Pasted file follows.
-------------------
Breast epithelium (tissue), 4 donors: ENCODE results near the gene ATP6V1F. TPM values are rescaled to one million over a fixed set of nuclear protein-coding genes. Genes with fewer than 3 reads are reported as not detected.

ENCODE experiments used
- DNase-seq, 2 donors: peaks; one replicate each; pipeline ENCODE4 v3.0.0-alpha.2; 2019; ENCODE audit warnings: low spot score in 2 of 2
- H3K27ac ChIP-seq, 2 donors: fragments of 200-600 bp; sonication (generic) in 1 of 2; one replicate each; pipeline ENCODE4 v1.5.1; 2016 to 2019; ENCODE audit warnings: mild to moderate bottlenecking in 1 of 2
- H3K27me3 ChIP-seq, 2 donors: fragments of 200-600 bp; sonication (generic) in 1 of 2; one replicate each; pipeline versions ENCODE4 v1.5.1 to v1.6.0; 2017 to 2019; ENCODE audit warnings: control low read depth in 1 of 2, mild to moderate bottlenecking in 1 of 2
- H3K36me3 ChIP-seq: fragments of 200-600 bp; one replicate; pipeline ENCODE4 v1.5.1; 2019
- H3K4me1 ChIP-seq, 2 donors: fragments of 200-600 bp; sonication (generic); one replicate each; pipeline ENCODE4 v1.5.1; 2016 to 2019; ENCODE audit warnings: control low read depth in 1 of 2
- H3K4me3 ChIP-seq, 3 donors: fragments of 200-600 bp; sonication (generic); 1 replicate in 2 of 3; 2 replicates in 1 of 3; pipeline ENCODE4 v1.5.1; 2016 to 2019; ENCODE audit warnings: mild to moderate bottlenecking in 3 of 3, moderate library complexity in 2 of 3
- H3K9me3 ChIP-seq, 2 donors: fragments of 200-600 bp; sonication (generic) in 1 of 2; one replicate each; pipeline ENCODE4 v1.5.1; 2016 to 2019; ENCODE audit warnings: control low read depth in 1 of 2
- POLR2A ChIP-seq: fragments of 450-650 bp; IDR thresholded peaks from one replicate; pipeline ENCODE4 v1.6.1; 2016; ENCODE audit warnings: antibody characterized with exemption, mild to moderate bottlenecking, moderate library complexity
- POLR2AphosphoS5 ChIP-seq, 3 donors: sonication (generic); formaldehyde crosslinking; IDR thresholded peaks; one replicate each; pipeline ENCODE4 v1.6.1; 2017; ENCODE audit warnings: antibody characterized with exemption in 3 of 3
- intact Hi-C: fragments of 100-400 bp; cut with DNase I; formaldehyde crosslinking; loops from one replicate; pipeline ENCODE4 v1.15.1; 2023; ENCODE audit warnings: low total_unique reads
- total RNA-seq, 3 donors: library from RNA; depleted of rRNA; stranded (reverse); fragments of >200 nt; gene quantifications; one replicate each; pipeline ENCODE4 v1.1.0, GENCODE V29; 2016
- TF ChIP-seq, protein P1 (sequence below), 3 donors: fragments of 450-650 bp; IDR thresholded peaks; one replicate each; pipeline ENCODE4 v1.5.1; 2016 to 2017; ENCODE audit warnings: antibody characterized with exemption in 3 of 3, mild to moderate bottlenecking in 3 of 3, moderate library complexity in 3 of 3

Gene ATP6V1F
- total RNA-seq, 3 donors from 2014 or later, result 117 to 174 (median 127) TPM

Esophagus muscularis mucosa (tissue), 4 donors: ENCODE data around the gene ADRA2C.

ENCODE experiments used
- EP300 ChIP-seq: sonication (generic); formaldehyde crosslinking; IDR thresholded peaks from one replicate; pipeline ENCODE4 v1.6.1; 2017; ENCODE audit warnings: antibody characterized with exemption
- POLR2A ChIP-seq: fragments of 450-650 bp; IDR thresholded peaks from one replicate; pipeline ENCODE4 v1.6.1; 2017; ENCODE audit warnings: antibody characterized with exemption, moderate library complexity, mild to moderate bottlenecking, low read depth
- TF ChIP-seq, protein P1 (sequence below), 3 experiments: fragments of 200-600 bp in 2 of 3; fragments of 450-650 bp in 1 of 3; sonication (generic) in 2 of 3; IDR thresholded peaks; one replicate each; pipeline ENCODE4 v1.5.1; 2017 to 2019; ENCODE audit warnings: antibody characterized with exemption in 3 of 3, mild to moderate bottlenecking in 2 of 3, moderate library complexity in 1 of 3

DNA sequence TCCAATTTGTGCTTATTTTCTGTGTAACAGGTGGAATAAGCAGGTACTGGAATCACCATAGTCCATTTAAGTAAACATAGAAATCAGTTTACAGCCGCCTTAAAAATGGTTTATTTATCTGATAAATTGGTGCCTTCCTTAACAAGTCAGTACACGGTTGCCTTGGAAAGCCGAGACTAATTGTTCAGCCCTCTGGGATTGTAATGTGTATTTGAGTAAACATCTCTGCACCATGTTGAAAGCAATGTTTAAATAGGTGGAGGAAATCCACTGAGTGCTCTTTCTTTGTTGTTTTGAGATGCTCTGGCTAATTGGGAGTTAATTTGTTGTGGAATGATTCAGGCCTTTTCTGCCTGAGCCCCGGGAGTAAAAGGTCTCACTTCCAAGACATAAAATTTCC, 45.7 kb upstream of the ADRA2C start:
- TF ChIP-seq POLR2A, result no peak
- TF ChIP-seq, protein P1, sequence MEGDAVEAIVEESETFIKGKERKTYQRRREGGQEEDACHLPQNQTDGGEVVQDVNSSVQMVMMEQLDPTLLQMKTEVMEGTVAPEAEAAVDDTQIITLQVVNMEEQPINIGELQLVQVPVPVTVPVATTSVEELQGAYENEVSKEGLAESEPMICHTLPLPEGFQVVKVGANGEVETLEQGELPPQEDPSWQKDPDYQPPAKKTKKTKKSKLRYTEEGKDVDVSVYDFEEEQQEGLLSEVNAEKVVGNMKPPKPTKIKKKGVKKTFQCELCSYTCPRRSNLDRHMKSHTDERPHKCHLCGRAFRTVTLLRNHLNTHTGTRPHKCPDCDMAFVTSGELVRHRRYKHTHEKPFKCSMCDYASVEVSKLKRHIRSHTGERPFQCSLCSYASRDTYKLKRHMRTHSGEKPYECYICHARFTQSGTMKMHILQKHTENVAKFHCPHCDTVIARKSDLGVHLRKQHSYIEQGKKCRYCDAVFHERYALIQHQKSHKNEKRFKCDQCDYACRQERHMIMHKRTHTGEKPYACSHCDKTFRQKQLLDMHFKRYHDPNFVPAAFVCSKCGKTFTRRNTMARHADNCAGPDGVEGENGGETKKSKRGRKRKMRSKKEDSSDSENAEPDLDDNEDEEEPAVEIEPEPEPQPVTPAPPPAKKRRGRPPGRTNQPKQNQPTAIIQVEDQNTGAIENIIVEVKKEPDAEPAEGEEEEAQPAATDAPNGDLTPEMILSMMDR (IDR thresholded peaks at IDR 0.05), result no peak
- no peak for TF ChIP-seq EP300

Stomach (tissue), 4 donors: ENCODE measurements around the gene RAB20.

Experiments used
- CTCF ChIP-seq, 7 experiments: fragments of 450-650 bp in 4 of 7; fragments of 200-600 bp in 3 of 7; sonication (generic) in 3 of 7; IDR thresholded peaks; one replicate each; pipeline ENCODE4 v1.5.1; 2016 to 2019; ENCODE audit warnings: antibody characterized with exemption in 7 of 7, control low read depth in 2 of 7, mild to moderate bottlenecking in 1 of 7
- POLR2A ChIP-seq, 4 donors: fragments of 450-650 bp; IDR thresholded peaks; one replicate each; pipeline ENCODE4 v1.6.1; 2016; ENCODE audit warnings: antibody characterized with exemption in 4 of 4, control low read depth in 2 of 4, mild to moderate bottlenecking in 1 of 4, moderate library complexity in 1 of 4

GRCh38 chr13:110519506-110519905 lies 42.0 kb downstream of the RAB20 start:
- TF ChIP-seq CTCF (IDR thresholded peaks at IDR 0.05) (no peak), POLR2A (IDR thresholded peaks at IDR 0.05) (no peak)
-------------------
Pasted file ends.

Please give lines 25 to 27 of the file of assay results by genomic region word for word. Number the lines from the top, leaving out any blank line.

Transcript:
- no peak for TF ChIP-seq EP300

Stomach (tissue), 4 donors: ENCODE measurements around the gene RAB20.

Experiments used